by Stephen Chbosky
completed September 2012
This book. I don't know if I'll be able to express just how much I love this book. I wasn't really sure I would. I've heard it's easier to appreciate as a teenager, but for me, it worked. In a really big way.
Charlie is a fifteen year old freshman in high school. You'll discover from the opening pages that he's unlike most kids his age. The Perks of Being a Wallflower is a series of letters that he writes to a stranger, trying to keep somewhat anonymous. You never discover to whom he is addressing and mailing these letters, but he shares with them in detail of his experiences throughout his first year of high school.
While I loved this book, I don't think everyone will. Some readers have difficulty with Charlie and his voice. If you don't feel an affinity towards Charlie, I don't think the book will work for you. As I said before, it worked for me. He had me on his team from the first page. I've had the book out from the library for months, but once I finally sat down to read it, I finished it in an afternoon. I couldn't put it down.
I fell in love with Charlie. Not in a romantic way, but in a I-want-to-put-my-arms-around-you-and-hug-you-and-protect-you kind of way. Charlie has this innocence, and it's difficult to pinpoint what is so different about him. I initially thought he may have Asperger's, but some revelations at the end of the book made me think his unique way of looking at the world may have been caused by something he experience when young. Either way, he sees the world so differently than others. Others always come first and he genuinely loves and wants the best for everyone. He feels things so deeply, is so loyal, and honest. He understands so much, but is yet so naïve at the same time. I took so many notes while reading this. Some of Charlie's insights are so simple, yet profound.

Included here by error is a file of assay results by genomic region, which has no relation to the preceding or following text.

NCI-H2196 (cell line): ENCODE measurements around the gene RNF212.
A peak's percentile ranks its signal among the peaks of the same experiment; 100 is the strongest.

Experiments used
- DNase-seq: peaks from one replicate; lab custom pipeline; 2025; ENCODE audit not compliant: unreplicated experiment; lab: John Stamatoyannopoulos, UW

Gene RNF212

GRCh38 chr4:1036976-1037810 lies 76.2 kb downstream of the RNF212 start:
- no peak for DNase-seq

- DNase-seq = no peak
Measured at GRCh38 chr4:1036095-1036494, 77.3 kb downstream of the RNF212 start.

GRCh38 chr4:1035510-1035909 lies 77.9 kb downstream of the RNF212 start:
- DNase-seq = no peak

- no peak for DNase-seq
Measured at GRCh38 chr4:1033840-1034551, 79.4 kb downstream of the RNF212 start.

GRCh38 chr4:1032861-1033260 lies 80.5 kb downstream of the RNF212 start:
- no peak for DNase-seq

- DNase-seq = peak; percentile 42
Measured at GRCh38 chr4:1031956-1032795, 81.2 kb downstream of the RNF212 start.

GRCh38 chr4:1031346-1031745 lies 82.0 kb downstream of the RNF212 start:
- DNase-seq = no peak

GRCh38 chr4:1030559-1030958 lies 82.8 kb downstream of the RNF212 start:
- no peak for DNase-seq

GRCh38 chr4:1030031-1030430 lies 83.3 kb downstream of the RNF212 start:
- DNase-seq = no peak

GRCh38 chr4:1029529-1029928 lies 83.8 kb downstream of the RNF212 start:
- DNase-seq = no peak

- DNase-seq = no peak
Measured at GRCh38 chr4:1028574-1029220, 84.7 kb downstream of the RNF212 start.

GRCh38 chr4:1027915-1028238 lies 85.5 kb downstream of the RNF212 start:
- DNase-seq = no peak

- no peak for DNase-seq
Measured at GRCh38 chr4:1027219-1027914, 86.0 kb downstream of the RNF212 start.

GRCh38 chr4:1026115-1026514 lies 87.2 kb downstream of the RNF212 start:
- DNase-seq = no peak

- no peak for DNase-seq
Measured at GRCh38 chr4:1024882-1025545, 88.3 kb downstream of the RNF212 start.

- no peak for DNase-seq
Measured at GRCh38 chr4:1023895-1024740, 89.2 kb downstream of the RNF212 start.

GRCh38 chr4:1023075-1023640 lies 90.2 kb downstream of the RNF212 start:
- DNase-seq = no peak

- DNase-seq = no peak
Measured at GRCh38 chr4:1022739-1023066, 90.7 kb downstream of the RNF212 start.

So many huge issues are tackled in this slim book. I don't want to get into spoilers, but this goes to very dark places, but through Charlie's eyes, it's bearable. For those who've read it, the struggles of Patrick and Brad were particularly heartbreaking. I was friends with several "Brads" in school who weren't ready to share that aspect of their lives with others until later in life. I still keep in touch with some of them, and it makes my heart ache to think of what they must have gone through in high school. How difficult it must have been.
As I was nearing the end of the book, I was nervous. I didn't know how it would resolve itself, but the epilogue set things right in a realistic way. It left me with a sense of hope.
I've attached the movie trailer below. I think it comes out in the US this month, but the UK release is Oct 3. The trailer seems like the tone isn't quite right. Am I the only one nervous about this? I'm hoping that the actual movie is a better reflection of the book. We shall see.